The fact that the requests for the production of documents do not die on the order paper following a prorogation, as government bills do, might come as a surprise for the Prime Minister and the Conservatives. Perhaps the Prime Minister had been misinformed and believed that by proroguing Parliament, the order to produce documents concerning allegations of torture in Afghanistan would disappear. That was not the case.
The opposition did not give up, and questions of privilege had to be raised so that the Speaker could intervene in the matter.
The Speaker's historic decision of April 27, 2010, was very clear: the documents must be handed over, while protecting all information related to national security, defence and international relations, and the opposition has always agreed with that. However, we had to pressure the government further to reach an agreement in principle. We also had to constantly brandish the sword of Damocles—contempt of Parliament—so as to obtain the compromises needed from the government in order to finally implement the mechanism. We only hope that it will be implemented quickly.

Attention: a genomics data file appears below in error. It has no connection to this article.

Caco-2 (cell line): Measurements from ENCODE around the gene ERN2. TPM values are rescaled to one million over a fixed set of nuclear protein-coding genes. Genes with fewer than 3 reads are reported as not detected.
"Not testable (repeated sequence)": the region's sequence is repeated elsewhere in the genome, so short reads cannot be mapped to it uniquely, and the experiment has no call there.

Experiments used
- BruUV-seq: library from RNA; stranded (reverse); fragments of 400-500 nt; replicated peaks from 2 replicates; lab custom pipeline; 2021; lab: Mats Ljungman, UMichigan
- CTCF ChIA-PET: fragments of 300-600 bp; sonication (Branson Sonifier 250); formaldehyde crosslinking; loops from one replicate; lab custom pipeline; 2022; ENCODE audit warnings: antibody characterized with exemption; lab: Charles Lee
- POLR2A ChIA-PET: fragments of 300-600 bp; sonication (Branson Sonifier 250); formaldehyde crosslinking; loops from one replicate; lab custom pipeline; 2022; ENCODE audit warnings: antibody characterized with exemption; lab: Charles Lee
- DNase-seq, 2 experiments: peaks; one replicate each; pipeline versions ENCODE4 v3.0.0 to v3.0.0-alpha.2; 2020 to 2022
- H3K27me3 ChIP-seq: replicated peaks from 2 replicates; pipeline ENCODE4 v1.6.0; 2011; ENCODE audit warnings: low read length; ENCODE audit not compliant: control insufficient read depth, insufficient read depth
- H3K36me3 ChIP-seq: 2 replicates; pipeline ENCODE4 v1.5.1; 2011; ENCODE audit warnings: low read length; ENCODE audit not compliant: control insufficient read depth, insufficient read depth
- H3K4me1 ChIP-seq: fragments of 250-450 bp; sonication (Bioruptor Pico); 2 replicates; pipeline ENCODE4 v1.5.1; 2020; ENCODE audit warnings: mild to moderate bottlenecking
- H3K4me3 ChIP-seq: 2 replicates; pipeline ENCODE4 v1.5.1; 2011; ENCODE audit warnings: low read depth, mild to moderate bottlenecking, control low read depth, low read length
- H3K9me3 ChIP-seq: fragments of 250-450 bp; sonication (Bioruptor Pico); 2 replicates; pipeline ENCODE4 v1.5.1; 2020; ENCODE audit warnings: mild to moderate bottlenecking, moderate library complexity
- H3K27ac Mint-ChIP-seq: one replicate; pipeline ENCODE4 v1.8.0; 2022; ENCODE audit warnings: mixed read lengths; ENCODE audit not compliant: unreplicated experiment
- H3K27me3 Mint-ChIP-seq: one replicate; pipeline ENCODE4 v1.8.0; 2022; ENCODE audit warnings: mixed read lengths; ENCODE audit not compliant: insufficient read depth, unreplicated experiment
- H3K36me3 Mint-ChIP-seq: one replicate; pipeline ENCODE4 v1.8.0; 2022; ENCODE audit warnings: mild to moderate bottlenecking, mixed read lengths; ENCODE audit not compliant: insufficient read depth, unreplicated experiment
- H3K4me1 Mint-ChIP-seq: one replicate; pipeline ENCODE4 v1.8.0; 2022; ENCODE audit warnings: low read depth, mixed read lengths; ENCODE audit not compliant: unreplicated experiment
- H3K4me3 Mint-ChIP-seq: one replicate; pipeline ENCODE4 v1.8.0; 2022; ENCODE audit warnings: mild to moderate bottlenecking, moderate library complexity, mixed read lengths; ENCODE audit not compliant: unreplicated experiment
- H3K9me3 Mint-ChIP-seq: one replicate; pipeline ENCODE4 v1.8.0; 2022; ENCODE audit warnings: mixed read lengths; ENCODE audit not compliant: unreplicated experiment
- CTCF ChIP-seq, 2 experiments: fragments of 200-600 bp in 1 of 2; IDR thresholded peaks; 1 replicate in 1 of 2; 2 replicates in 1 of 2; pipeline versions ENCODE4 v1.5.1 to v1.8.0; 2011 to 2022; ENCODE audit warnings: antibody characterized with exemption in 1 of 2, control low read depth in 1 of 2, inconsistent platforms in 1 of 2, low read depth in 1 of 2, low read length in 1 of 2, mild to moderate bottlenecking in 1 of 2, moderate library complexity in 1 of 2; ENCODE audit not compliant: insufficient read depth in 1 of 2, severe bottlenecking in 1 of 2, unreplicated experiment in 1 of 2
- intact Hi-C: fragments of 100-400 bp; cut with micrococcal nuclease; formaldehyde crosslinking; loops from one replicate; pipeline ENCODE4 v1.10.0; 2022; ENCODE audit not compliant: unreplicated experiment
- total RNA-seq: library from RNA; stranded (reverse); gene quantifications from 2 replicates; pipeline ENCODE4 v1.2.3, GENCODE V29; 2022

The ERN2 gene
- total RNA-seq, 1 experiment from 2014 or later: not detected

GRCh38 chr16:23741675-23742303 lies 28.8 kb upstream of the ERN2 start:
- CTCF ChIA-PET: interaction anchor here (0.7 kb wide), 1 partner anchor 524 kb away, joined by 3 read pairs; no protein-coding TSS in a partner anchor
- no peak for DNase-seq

This shows how we had to push the government to the wall in order to obtain results that, theoretically, should not have posed a problem, since there had been a democratic majority vote in the House. The government should have simply obeyed the order of the House, yet each time we had to use every means at our disposal to force the government to respect the democratic decision made in the House.
We are still in the same situation today. The House is about to rise for the summer break and we will be in exactly the same position when we come back around September 20.